Health officials on Friday said about one in 10 people are overdue for their second COVID-19 shot in Long Beach as millions across the country have skipped second doses.
As of Wednesday, 176,176 people in Long Beach have received their first shot, while 115,104 have received a second and 22,415 are committed to their second dose, according to city numbers.
The Centers for Disease Control and Prevention recommends 28 days between doses for Moderna. and 21 days between Pfizer doses, but people can still get a shot if they have passed that timeline.
Long Beach city spokesperson Jennifer Rice Epstein on Friday said 10.24% of people haven’t received their second dose in more than 40 days and the city is reaching out to those who have missed their appointment.
The numbers, however, may be lower as some people might have gone elsewhere to receive their second shot, she added.
According to news reports this week, about 8% of people in the U.S. have skipped their second shot, prompting health officials to stress the importance of receiving a second dose for maximum immunity.
Health officials have said a single dose of the Moderna or Pfizer vaccine is 80% effective in preventing infection. The vaccines are more than 90% effective following the second dose.
“Being fully vaccinated is a critical tool in reducing the spread of COVID-19, and the City urges everyone who has received one dose of Pfizer or Moderna to get their second dose,” Rice Epstein wrote in an email. “We’ve established ongoing community clinics in addition to the Convention Center mass vaccination site, and both are available without an appointment. This is designed to make getting your vaccine—both first and second doses—as easy as possible.”
Overall, Long Beach has shown progress ahead of state and county numbers in its vaccine rollout. As of this week, more than 94% of seniors and 56% of all eligible residents have received at least one dose.
While Los Angeles County continues to show progress in its COVID-19 vaccination efforts, figures released Monday showed that nearly 278,000 people in the county may be overdue for their second dose, possibly due to concerns about side effects or a belief that one shot is enough.
As of last week, more than 4.4 million people in the county have received at least one vaccine dose, and nearly 2.6 million had received a second dose, according to Public Health Director Barbara Ferrer.
But county figures showed 277,902 people were considered overdue for their second dose.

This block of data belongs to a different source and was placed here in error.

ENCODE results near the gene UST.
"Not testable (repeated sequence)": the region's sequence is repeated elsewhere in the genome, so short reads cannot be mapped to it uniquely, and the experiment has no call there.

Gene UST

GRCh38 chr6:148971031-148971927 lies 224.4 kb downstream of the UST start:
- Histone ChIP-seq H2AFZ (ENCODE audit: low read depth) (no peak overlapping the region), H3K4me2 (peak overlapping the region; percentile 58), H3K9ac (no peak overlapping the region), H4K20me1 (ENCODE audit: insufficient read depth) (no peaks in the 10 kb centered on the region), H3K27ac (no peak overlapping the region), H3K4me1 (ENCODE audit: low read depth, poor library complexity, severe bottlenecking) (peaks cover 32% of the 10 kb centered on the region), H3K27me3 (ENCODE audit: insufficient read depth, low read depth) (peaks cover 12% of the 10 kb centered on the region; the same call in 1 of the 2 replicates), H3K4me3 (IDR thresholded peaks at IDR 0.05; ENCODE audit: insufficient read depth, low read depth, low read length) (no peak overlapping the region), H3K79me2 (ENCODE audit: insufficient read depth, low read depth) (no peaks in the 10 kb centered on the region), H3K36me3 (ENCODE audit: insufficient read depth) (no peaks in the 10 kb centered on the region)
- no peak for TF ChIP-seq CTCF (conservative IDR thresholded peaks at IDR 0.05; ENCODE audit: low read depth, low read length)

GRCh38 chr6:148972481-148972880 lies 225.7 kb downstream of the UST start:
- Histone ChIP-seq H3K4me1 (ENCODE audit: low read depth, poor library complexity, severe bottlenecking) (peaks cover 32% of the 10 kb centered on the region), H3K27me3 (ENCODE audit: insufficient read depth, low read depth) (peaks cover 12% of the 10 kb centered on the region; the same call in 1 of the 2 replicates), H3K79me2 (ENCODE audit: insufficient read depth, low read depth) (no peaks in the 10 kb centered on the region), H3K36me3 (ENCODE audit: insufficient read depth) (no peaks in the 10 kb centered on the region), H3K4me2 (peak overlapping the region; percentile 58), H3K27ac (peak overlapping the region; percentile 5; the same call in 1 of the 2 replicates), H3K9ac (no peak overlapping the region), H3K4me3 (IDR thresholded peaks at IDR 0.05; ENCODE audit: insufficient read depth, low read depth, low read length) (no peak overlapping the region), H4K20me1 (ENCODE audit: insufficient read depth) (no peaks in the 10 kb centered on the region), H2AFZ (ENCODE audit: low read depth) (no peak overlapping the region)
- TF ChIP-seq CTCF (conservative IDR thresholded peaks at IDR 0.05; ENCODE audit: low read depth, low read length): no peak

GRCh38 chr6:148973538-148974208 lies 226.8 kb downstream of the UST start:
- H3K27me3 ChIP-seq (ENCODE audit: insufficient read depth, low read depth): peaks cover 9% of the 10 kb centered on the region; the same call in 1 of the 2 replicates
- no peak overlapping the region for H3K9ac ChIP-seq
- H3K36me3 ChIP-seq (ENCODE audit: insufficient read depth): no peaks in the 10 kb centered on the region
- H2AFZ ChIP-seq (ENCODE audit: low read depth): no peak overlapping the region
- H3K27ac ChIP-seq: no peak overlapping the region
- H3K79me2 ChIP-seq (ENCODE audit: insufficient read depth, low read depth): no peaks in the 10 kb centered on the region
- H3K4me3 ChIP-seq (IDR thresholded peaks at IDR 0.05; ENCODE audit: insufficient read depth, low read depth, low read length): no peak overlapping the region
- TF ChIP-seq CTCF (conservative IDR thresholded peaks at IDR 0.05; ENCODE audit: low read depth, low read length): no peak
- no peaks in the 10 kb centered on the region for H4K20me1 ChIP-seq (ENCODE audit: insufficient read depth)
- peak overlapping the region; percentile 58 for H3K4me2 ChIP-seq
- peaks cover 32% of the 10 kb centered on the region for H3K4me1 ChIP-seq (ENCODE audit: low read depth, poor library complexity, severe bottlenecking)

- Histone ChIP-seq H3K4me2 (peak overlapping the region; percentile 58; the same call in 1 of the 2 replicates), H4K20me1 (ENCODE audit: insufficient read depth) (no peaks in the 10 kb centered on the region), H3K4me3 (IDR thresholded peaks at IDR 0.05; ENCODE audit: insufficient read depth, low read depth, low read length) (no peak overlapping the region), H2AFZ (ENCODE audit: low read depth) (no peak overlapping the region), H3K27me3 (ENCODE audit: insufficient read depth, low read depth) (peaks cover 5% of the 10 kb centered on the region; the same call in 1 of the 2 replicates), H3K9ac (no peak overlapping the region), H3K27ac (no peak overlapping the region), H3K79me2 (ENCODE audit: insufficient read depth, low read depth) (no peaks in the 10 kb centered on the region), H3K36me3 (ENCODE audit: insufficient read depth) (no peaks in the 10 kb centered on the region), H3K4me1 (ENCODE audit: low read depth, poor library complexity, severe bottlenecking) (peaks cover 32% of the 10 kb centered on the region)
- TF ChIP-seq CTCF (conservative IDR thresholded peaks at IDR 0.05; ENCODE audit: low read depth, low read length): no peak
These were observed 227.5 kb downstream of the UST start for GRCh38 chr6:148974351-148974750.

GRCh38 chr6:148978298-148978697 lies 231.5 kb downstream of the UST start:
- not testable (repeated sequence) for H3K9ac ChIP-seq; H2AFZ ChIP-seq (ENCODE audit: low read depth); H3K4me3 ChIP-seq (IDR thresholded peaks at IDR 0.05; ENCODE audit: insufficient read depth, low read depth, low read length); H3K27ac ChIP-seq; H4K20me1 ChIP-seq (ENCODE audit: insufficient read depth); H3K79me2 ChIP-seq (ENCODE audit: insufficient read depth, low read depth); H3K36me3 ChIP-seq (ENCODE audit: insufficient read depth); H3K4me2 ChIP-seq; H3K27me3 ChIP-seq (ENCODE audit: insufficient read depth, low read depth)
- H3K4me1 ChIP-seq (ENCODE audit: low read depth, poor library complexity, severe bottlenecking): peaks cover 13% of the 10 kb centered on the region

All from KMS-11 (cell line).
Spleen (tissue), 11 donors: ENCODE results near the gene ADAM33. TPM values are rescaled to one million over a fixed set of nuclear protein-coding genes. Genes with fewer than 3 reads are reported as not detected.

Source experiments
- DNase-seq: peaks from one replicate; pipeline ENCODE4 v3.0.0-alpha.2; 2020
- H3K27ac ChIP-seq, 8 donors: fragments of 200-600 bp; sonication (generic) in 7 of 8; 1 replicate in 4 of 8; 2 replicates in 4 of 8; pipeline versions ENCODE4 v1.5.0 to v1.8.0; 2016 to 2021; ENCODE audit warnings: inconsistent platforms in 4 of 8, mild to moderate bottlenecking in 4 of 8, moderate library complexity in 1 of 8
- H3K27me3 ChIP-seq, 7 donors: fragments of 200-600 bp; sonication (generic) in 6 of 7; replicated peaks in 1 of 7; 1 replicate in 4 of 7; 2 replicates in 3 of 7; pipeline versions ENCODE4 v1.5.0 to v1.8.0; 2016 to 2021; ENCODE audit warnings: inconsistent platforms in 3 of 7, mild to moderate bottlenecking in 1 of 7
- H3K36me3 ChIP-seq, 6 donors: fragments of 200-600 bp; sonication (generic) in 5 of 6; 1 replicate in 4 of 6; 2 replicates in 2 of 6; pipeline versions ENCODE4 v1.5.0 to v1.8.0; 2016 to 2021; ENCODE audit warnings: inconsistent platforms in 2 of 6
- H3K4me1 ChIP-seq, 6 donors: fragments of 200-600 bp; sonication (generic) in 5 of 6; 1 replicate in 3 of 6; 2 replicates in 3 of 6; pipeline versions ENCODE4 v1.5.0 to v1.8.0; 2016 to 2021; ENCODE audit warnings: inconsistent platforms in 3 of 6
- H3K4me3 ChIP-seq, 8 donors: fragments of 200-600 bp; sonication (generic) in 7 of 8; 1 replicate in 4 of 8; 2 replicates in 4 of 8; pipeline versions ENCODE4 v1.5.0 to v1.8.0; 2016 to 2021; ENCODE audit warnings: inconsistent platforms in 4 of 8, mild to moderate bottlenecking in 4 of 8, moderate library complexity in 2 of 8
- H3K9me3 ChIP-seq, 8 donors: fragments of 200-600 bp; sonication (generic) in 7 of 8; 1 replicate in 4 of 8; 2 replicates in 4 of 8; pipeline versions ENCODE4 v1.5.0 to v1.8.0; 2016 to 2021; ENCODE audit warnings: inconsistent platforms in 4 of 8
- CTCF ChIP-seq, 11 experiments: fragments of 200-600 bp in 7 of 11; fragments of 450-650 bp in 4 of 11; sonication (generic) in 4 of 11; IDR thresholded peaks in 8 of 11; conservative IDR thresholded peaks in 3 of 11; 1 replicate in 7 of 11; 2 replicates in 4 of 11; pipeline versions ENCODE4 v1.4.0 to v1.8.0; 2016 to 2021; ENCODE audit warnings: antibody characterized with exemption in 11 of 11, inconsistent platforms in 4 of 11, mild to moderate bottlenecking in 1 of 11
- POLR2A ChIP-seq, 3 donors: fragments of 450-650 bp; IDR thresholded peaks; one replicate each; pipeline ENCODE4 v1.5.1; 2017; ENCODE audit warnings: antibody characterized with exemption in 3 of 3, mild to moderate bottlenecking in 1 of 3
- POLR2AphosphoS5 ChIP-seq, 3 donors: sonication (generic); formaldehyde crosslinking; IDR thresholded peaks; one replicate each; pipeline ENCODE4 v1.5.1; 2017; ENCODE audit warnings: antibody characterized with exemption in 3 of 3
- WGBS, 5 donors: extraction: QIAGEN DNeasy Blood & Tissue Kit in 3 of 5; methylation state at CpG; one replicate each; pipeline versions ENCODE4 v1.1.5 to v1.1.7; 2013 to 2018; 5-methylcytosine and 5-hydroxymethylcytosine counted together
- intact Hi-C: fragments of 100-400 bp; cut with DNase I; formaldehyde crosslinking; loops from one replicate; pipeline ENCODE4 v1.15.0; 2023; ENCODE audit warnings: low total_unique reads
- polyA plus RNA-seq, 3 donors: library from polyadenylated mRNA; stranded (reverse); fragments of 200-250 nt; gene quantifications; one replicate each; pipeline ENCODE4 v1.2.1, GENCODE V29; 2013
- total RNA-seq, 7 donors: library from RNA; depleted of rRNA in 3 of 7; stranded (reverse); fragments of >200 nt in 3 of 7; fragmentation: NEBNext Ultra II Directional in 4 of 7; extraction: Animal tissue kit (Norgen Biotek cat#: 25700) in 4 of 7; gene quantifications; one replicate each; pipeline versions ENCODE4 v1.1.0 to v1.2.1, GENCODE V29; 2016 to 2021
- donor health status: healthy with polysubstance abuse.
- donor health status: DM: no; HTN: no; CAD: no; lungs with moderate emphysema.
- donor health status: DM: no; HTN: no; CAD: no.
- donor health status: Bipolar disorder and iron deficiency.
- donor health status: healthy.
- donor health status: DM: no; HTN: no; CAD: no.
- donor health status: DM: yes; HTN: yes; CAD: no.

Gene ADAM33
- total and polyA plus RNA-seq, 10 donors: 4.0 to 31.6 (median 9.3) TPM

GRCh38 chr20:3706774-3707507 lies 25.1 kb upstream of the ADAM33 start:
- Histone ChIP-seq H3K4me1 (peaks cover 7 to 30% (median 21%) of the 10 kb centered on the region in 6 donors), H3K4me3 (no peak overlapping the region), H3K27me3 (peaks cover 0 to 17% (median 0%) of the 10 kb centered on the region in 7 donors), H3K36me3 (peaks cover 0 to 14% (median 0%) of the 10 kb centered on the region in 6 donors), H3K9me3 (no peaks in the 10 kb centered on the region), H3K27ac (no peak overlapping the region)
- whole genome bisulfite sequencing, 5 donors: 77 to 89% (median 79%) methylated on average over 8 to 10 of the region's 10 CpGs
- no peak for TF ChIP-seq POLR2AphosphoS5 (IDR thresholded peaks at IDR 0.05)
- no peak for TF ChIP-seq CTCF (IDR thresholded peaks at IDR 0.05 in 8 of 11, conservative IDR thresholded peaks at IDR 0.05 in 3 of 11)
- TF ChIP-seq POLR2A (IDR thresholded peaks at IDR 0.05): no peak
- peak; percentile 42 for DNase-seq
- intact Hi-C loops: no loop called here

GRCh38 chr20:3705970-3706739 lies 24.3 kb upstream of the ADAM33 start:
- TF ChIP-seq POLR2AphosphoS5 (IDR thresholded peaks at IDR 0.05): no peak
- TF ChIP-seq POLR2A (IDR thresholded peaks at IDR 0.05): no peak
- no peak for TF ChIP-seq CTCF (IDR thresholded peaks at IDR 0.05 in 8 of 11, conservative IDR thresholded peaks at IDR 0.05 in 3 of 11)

“There are many reasons why this number might be showing up,” Ferrer said. “One is that some of these doses are actually second doses for people who received the first dose outside LA County. Another is that people have simply forgotten to get their second dose. Some people may have been put off by side effects of their first dose or feel that one dose is as effective as they need and is going to be enough protection.”
She urged people due for their second shot to get it, stressing that while one dose of the Pfizer and Moderna vaccines does offer some protection, it’s not complete. She said the county is also seeing continued declines in hospitalizations among residents 65 and older and in the severity of cases in people that are hospitalized, demonstrating the effectiveness of the shots.
“Getting everyone fully vaccinated, which means two doses of the Pfizer and Moderna vaccine if that’s the vaccination you received, or one dose of the Johnson & Johnson vaccine, is the best hope for seeing these positive trends spread even more widely across all our communities. The flu-like symptoms that many people have for a very short while after vaccination are signs your immune system is working.”
“And while one dose does offer some protection, it is not as strong a level of protection as what two doses offer,” Ferrer said. “So if you’re overdue for your second dose, come back to us and let’s together spread better health throughout the county.”
Ferrer said that in many cases, the county has contact information for people who have not returned for a second dose, and will be conducting outreach.
“Unfortunately, we don’t have that information for everybody,” she said.
Long Beach, starting this week, has boosted its hours of operation at the Convention Center vaccination walk-up and drive-thru clinics. People who are 16 years and older can now receive a vaccination without an appointment from 11 a.m. to 5 p.m, Monday through Friday, and 10 a.m to 3 p.m on Saturday.
The city will also soon partner partner with the Long Beach Unified School District to place mobile clinics on school campuses.
Community clinics are being held in areas of Long Beach hardest hit by the pandemic. The hours are:
- Admiral Kidd Park, 2125 Santa Fe Ave.; Mondays 3 to 5 p.m.; and Thursdays 9 to 11 a.m.
- MacArthur Park, 1321 E. Anaheim St.; Tuesdays 3 to 5 p.m.; and Fridays 9 to 11 a.m.
- Houghton Park, 6301 Myrtle Ave.; Wednesdays 3 to 5 p.m.; and Saturdays 9 to 11 a.m.
City News Service contributed to this report
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